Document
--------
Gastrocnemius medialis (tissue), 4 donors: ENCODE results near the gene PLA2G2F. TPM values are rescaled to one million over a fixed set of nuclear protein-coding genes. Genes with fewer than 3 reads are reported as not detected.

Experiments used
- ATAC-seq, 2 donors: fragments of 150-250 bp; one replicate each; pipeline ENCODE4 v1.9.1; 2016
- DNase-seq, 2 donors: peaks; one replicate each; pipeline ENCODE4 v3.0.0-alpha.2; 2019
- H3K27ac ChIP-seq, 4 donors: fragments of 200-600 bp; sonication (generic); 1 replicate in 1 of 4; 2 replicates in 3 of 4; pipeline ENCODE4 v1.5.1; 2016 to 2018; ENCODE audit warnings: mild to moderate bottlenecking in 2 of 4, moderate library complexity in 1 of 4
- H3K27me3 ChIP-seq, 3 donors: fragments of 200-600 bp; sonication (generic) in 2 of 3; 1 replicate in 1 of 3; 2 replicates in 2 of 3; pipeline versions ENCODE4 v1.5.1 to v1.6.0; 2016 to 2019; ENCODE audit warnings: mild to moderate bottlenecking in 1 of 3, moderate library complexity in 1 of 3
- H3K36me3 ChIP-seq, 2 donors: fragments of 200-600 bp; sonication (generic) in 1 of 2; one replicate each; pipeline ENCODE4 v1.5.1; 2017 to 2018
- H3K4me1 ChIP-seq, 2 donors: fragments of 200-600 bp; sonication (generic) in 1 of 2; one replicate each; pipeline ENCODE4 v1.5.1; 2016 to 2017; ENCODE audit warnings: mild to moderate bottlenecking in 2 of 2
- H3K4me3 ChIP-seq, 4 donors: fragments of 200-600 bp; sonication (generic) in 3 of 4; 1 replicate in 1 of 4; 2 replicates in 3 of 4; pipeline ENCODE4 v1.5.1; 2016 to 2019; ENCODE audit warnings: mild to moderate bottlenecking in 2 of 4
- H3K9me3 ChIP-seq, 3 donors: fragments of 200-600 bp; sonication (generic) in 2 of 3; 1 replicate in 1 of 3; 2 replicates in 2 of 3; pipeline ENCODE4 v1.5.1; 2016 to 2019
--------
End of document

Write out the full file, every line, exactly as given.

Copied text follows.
Gastrocnemius medialis (tissue), 4 donors: ENCODE results near the gene PLA2G2F. TPM values are rescaled to one million over a fixed set of nuclear protein-coding genes. Genes with fewer than 3 reads are reported as not detected.

Experiments used
- ATAC-seq, 2 donors: fragments of 150-250 bp; one replicate each; pipeline ENCODE4 v1.9.1; 2016
- DNase-seq, 2 donors: peaks; one replicate each; pipeline ENCODE4 v3.0.0-alpha.2; 2019
- H3K27ac ChIP-seq, 4 donors: fragments of 200-600 bp; sonication (generic); 1 replicate in 1 of 4; 2 replicates in 3 of 4; pipeline ENCODE4 v1.5.1; 2016 to 2018; ENCODE audit warnings: mild to moderate bottlenecking in 2 of 4, moderate library complexity in 1 of 4
- H3K27me3 ChIP-seq, 3 donors: fragments of 200-600 bp; sonication (generic) in 2 of 3; 1 replicate in 1 of 3; 2 replicates in 2 of 3; pipeline versions ENCODE4 v1.5.1 to v1.6.0; 2016 to 2019; ENCODE audit warnings: mild to moderate bottlenecking in 1 of 3, moderate library complexity in 1 of 3
- H3K36me3 ChIP-seq, 2 donors: fragments of 200-600 bp; sonication (generic) in 1 of 2; one replicate each; pipeline ENCODE4 v1.5.1; 2017 to 2018
- H3K4me1 ChIP-seq, 2 donors: fragments of 200-600 bp; sonication (generic) in 1 of 2; one replicate each; pipeline ENCODE4 v1.5.1; 2016 to 2017; ENCODE audit warnings: mild to moderate bottlenecking in 2 of 2
- H3K4me3 ChIP-seq, 4 donors: fragments of 200-600 bp; sonication (generic) in 3 of 4; 1 replicate in 1 of 4; 2 replicates in 3 of 4; pipeline ENCODE4 v1.5.1; 2016 to 2019; ENCODE audit warnings: mild to moderate bottlenecking in 2 of 4
- H3K9me3 ChIP-seq, 3 donors: fragments of 200-600 bp; sonication (generic) in 2 of 3; 1 replicate in 1 of 3; 2 replicates in 2 of 3; pipeline ENCODE4 v1.5.1; 2016 to 2019